Edward Hopper: The concentrate of emptiness – FINISHED!

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Reviewed on 10/9/2012 | No Reviews

Photo: © AFP, Andreas Solaro, MAP

You might have seen his paintings a million times: reproduced on posters, postcards and book covers. But have you seen the real Hopper? Have you ever felt the magical moment, the encounter when standing in front of one of his mysterious paintings?

If not, then quickly head to the Grand Palais, which is finally dedicating a retrospective to the American whose work has never been shown in France in such and extensive and intelligent way. This might be the opportunity to really discover Edward Hopper’s work, so fascinating, so intriguing.

No crowds, never

What is so strange about his paintings? His picture-book obviousness perhaps. Or is the emptiness of his paintings? There are no crowds, never. Houses often play the main role as if there where human beings. Sometimes the space is inhabited by a few men or women, often couples who, in spite of being two, seem so very solitary.

Hopper, there is no doubt, has reinvented landscape painting and urban scenes. But the emptiness, the vast spaces work like a mirror: they are showing man in their existential and helpless seclusion, in what the German philosopher Heidegger at the same time called Geworfenheit, throwness.

Always a voyeur

Nighthawks (1942) is probably one of his most known paintings. Once you see the original, you’ll notice that the scene is separated from the observer by a glass pane. Hopper transforms us into voyeurs. Even the perspective of his street and house paintings always gives you a position outside the human scale. You’ll never be inside the scene; you’ll always be a voyeur.

The Paris exhibition is chronologically and shows you the beginnings of Hopper among his contemporaries. Hopper entered Roberts Henri’s studio at the New York School of Art in the early years of the twentieth century. You can see the paintings of what was later called the Ashcan School deeply influenced by Degas, or to be more precise: his Hispanic side, which was, itself, influenced by Velázquez.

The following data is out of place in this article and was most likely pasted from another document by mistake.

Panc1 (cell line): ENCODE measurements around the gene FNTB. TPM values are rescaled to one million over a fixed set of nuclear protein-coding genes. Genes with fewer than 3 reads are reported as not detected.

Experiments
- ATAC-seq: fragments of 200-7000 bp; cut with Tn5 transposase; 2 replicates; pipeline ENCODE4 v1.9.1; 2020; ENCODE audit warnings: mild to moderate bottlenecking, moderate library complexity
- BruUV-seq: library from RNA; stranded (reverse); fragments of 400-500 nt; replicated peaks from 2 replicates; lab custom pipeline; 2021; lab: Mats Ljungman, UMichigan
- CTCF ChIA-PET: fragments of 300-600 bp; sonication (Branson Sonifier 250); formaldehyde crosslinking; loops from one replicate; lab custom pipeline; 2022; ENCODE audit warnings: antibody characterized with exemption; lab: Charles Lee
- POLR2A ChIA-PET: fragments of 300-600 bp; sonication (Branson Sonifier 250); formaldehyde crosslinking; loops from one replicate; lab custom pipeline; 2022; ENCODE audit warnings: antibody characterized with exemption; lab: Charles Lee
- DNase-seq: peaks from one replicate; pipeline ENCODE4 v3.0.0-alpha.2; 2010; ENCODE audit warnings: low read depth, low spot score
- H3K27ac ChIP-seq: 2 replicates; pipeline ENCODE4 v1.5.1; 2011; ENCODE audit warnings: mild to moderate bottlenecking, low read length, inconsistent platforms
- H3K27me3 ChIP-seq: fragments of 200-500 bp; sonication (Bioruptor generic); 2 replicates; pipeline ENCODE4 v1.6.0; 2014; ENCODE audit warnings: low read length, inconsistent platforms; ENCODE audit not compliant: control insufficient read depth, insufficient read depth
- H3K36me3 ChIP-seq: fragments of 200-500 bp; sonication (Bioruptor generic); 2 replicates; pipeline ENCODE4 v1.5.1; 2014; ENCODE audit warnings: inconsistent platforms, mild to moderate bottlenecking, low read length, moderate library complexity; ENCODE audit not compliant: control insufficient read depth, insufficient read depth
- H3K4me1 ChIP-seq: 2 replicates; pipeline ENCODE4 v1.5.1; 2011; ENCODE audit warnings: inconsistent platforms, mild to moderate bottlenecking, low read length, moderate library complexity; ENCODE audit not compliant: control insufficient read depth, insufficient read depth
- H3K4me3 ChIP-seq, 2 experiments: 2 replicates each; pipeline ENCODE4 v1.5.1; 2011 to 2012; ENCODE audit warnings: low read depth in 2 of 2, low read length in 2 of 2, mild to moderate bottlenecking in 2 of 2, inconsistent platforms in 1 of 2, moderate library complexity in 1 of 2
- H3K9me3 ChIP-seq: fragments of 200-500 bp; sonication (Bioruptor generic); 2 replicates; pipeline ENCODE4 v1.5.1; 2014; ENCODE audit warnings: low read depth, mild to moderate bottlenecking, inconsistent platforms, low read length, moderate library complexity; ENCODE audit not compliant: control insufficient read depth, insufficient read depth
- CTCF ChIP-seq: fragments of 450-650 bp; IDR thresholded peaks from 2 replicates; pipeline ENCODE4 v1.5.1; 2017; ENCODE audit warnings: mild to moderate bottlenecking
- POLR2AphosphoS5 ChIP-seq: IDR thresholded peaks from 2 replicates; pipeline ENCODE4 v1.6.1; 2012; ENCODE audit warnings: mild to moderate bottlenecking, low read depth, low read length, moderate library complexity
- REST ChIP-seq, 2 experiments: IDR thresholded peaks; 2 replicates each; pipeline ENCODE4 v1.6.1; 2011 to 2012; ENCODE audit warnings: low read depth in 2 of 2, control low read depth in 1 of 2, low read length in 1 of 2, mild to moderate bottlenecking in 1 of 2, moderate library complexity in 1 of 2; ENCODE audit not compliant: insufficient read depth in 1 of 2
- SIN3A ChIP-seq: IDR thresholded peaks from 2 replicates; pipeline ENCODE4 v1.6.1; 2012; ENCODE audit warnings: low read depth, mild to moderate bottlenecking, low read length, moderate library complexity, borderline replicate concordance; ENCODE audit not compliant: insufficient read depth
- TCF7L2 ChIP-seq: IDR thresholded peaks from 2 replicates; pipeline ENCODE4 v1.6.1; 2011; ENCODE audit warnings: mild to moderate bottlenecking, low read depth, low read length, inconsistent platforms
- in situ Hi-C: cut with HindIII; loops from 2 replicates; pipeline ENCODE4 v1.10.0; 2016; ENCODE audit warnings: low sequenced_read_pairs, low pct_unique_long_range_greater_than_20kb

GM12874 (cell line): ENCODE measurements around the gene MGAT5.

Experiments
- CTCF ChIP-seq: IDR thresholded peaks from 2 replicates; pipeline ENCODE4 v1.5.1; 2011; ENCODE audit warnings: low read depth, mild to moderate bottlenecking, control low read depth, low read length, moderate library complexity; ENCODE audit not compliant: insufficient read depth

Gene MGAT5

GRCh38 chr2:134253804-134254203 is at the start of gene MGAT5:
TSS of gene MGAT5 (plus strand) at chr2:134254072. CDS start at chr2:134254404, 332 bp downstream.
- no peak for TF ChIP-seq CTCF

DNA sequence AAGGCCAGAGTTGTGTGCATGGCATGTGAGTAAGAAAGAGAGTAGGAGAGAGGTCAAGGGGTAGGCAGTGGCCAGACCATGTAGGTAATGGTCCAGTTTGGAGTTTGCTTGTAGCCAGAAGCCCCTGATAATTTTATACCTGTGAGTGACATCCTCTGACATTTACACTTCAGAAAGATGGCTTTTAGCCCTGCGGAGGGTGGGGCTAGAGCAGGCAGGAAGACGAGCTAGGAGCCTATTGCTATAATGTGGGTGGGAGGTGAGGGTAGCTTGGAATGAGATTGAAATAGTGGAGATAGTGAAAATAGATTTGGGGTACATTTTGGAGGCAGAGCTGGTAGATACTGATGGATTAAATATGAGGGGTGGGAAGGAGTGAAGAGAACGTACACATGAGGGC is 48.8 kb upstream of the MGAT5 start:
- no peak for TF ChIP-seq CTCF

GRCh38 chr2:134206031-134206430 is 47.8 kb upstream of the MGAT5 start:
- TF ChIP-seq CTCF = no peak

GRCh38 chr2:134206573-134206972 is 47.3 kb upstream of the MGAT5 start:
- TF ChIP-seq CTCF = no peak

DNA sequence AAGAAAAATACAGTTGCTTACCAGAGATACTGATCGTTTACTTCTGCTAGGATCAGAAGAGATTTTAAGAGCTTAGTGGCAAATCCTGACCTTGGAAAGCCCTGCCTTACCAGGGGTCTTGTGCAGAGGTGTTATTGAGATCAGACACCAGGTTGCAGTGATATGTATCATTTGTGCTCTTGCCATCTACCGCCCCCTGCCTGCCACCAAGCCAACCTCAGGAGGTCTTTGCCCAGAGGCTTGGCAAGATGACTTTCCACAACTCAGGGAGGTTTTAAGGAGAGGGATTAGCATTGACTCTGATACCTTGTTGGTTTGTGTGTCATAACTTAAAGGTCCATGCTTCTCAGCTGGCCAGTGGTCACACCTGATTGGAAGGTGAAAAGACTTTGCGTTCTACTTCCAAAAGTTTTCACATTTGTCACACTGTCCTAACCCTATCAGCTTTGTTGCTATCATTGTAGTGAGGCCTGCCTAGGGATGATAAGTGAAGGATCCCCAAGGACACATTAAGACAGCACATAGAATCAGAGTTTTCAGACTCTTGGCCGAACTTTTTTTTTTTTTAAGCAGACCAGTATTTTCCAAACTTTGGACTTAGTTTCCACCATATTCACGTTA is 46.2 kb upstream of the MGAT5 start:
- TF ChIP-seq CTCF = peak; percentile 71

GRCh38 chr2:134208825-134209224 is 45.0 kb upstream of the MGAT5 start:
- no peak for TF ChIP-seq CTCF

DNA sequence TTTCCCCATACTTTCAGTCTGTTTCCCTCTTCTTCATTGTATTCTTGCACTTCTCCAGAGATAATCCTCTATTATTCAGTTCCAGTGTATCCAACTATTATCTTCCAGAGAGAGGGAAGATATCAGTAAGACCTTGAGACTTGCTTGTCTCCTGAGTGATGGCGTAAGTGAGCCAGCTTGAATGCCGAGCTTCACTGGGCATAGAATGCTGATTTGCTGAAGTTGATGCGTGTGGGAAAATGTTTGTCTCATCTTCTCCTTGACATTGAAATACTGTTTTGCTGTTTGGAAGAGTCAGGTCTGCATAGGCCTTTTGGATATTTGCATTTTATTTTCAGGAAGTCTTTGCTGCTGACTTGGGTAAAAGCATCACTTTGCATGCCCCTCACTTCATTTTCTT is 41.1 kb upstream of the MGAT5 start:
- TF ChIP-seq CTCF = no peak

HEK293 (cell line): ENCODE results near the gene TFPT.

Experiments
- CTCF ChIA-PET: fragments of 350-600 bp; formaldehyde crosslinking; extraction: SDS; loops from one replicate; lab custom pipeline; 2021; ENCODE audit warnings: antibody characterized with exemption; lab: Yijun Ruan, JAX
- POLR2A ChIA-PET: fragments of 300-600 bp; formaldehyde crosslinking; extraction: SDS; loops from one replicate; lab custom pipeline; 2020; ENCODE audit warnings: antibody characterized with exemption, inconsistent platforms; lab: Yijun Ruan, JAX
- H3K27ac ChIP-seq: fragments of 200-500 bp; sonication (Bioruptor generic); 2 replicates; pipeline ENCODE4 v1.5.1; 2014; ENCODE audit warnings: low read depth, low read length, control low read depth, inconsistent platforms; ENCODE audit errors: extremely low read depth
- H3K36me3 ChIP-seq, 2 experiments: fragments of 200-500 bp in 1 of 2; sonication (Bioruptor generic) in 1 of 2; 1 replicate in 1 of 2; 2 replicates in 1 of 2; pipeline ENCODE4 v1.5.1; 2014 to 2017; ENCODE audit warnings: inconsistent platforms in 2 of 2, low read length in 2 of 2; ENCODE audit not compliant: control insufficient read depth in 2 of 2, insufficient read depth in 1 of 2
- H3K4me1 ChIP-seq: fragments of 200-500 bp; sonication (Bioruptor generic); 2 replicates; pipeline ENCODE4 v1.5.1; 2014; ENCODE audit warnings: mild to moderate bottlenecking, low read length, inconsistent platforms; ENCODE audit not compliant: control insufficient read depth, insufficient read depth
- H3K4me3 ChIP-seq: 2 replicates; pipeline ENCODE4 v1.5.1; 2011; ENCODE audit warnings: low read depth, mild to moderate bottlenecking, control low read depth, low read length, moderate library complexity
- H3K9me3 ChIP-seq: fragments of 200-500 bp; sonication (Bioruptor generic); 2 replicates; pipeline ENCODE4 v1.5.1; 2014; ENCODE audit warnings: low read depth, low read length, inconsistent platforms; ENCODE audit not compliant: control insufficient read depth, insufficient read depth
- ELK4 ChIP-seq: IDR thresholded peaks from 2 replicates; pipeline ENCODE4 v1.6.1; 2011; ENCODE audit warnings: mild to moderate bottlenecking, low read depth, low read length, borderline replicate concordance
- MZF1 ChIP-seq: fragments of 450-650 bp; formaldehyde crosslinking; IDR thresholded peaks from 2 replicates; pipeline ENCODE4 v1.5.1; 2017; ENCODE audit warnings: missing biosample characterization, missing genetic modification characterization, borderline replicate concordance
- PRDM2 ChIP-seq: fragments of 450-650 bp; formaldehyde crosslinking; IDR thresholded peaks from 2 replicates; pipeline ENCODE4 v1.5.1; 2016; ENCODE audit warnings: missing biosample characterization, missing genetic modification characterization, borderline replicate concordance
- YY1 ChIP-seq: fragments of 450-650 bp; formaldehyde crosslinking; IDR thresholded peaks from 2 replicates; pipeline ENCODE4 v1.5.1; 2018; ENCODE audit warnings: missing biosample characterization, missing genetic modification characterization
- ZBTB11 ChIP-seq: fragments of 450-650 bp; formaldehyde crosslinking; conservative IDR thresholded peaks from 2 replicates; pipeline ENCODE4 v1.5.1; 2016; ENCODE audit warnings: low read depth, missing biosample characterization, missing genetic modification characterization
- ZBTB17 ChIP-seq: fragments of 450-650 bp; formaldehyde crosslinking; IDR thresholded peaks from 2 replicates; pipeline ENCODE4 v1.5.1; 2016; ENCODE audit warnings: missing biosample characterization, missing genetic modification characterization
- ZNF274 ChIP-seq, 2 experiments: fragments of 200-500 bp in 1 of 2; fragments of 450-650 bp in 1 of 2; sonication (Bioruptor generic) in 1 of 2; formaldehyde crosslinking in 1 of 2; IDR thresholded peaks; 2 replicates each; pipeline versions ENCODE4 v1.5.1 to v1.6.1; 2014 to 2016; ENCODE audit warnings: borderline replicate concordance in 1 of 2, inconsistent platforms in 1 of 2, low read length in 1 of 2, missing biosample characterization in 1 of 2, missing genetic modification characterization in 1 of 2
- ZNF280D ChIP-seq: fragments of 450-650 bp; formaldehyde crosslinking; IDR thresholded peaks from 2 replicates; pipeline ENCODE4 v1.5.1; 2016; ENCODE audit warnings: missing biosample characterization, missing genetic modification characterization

A lifelong Francophile

Then comes Paris. Europe. Hopper, raised in a Baptist and very puritan family, discovers life, discovers love. Discovers colours. Discovers impressionism. In other words: After coming in contact with French life and culture, Hopper immediately became a lifelong Francophile quickly adopting Impressionism technique.

But once back in the US after several stays in France, Hopper is confronted to an American public that doesn’t care about European painting anymore. His impressive farewell to France is called “Soir Bleu” (1914): a sublime and sad allegory of the life as an artist showing himself as a smoking clown who resembles Watteau’s Gilles, a much loved painting Hopper has seen so many times in the Louvre. The public hated his “Soir Bleu”. His contemporaries where showing the poverty and gritty urban scenes.

The fabulous name of America

Between 1906 and 1924 Hopper only sold one single painting. Look at his work gathered in Paris and you’ll understand that he quickly emancipated himself from the French. He transposed the French influence into the American space, the American feeling. Today, his paintings are a concentrate of the dreams and visions conjured up by the fabulous name of America.

Edward Hopper – Grand Palais – From 10 October 2012 – 28 January 2013 – FINISHED BY NOW!
Entrance: Clemenceau
Place Clemenceau
75008 Paris
Métro: Franklin Rossevelt   or Champs-Elysées-Clemenceau 
Open from 10 a.m. to 10 p.m. from Wednesday to Saturday and 10 a.m. to 8 p.m. on Sundays and Mondays
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